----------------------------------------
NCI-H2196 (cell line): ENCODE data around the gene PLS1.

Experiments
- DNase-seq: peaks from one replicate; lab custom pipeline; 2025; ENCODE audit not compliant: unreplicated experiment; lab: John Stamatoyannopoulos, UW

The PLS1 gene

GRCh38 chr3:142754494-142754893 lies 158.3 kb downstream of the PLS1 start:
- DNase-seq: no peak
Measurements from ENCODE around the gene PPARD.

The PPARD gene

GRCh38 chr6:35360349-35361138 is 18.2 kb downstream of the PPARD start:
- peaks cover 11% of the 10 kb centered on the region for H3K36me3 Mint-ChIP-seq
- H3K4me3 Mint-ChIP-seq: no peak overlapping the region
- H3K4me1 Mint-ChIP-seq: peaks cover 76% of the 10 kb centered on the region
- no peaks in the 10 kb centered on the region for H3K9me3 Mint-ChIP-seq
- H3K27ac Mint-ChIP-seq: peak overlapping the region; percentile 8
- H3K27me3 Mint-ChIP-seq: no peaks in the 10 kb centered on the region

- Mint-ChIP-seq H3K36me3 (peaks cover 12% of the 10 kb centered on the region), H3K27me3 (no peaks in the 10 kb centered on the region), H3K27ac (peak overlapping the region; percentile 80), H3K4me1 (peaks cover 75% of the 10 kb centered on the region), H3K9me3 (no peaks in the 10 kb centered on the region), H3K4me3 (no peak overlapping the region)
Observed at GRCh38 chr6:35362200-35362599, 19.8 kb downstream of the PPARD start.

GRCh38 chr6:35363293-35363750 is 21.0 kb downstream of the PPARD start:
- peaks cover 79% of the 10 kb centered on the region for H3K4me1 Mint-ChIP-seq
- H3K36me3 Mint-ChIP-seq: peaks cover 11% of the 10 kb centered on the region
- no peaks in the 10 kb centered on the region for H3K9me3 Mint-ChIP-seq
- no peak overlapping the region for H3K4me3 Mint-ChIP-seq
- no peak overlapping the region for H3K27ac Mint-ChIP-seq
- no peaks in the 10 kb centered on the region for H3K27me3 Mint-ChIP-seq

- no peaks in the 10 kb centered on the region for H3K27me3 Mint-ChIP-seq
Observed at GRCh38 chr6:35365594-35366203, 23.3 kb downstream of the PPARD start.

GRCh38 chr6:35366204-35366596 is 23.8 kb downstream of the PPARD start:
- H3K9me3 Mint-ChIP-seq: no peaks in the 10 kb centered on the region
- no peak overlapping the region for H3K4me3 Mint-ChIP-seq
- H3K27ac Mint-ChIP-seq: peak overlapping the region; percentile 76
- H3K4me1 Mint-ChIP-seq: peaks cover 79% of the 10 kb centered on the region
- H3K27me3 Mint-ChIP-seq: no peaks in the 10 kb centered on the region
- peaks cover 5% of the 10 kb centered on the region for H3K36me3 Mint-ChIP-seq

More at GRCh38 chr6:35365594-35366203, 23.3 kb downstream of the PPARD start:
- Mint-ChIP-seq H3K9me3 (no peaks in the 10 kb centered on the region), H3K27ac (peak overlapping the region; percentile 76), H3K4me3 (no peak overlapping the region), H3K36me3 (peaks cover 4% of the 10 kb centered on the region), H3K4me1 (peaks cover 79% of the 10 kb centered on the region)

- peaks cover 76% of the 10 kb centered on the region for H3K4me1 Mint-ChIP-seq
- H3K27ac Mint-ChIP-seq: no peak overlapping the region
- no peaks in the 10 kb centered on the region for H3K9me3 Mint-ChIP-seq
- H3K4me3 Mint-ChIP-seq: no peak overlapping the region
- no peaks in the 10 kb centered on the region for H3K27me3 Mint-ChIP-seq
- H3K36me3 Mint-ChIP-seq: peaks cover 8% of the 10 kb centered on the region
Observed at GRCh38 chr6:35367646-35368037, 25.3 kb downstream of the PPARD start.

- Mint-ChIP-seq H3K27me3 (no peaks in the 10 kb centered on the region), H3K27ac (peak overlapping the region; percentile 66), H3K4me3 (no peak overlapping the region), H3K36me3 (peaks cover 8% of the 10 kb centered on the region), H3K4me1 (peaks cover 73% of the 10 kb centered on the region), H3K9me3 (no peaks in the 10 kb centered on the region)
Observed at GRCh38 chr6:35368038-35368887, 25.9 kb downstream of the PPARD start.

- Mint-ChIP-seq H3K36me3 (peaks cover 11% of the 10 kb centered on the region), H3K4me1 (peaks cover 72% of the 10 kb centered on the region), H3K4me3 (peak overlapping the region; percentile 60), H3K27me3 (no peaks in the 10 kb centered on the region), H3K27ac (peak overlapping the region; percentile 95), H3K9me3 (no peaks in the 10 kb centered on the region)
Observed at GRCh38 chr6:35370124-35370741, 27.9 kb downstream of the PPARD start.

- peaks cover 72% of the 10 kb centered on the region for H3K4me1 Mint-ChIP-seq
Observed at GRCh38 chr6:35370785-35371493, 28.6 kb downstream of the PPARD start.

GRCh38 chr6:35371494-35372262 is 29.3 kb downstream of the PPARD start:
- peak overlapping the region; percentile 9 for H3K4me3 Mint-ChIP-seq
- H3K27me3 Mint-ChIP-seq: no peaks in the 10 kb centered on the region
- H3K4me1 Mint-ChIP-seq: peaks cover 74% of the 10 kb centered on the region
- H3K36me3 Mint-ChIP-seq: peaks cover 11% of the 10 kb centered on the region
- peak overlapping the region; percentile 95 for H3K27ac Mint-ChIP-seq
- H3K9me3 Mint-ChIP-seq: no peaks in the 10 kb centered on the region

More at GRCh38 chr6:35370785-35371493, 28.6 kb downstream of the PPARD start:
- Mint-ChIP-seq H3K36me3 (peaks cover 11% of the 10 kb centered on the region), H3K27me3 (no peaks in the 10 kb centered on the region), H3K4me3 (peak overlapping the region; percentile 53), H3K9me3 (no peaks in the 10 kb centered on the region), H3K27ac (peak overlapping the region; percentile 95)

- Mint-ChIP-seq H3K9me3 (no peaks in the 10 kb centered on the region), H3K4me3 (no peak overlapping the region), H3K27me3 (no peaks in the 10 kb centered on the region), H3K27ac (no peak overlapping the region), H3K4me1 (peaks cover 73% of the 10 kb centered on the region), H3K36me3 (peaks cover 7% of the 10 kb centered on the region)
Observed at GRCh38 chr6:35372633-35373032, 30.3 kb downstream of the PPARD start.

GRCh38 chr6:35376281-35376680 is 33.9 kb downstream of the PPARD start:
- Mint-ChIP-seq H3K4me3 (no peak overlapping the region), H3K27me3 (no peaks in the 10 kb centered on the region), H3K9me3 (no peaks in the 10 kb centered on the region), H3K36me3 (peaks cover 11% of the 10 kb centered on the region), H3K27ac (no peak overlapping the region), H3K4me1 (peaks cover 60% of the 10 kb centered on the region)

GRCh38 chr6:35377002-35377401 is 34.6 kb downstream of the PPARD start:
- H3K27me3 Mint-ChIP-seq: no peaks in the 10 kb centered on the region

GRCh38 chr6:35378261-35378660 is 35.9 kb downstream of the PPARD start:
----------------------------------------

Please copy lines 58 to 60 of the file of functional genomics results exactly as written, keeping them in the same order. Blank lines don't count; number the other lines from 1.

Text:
- Mint-ChIP-seq H3K9me3 (no peaks in the 10 kb centered on the region), H3K4me3 (no peak overlapping the region), H3K27me3 (no peaks in the 10 kb centered on the region), H3K27ac (no peak overlapping the region), H3K4me1 (peaks cover 73% of the 10 kb centered on the region), H3K36me3 (peaks cover 7% of the 10 kb centered on the region)
Observed at GRCh38 chr6:35372633-35373032, 30.3 kb downstream of the PPARD start.

GRCh38 chr6:35376281-35376680 is 33.9 kb downstream of the PPARD start: